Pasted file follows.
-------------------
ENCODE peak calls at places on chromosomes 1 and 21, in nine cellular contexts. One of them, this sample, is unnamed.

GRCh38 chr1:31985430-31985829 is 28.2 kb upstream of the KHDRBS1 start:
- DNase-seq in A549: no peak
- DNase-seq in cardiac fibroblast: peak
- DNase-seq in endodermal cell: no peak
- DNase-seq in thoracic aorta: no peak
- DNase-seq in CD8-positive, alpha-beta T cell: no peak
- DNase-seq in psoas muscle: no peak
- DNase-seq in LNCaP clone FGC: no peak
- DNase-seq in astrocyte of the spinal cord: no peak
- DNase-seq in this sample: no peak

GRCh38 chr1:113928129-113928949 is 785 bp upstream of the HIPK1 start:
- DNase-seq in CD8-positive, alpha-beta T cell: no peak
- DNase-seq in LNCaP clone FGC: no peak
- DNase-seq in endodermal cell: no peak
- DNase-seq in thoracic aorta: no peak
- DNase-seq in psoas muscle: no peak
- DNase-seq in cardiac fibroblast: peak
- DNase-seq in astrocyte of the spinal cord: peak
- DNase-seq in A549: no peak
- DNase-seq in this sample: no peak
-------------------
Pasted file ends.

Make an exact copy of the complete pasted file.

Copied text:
ENCODE peak calls at places on chromosomes 1 and 21, in nine cellular contexts. One of them, this sample, is unnamed.

GRCh38 chr1:31985430-31985829 is 28.2 kb upstream of the KHDRBS1 start:
- DNase-seq in A549: no peak
- DNase-seq in cardiac fibroblast: peak
- DNase-seq in endodermal cell: no peak
- DNase-seq in thoracic aorta: no peak
- DNase-seq in CD8-positive, alpha-beta T cell: no peak
- DNase-seq in psoas muscle: no peak
- DNase-seq in LNCaP clone FGC: no peak
- DNase-seq in astrocyte of the spinal cord: no peak
- DNase-seq in this sample: no peak

GRCh38 chr1:113928129-113928949 is 785 bp upstream of the HIPK1 start:
- DNase-seq in CD8-positive, alpha-beta T cell: no peak
- DNase-seq in LNCaP clone FGC: no peak
- DNase-seq in endodermal cell: no peak
- DNase-seq in thoracic aorta: no peak
- DNase-seq in psoas muscle: no peak
- DNase-seq in cardiac fibroblast: peak
- DNase-seq in astrocyte of the spinal cord: peak
- DNase-seq in A549: no peak
- DNase-seq in this sample: no peak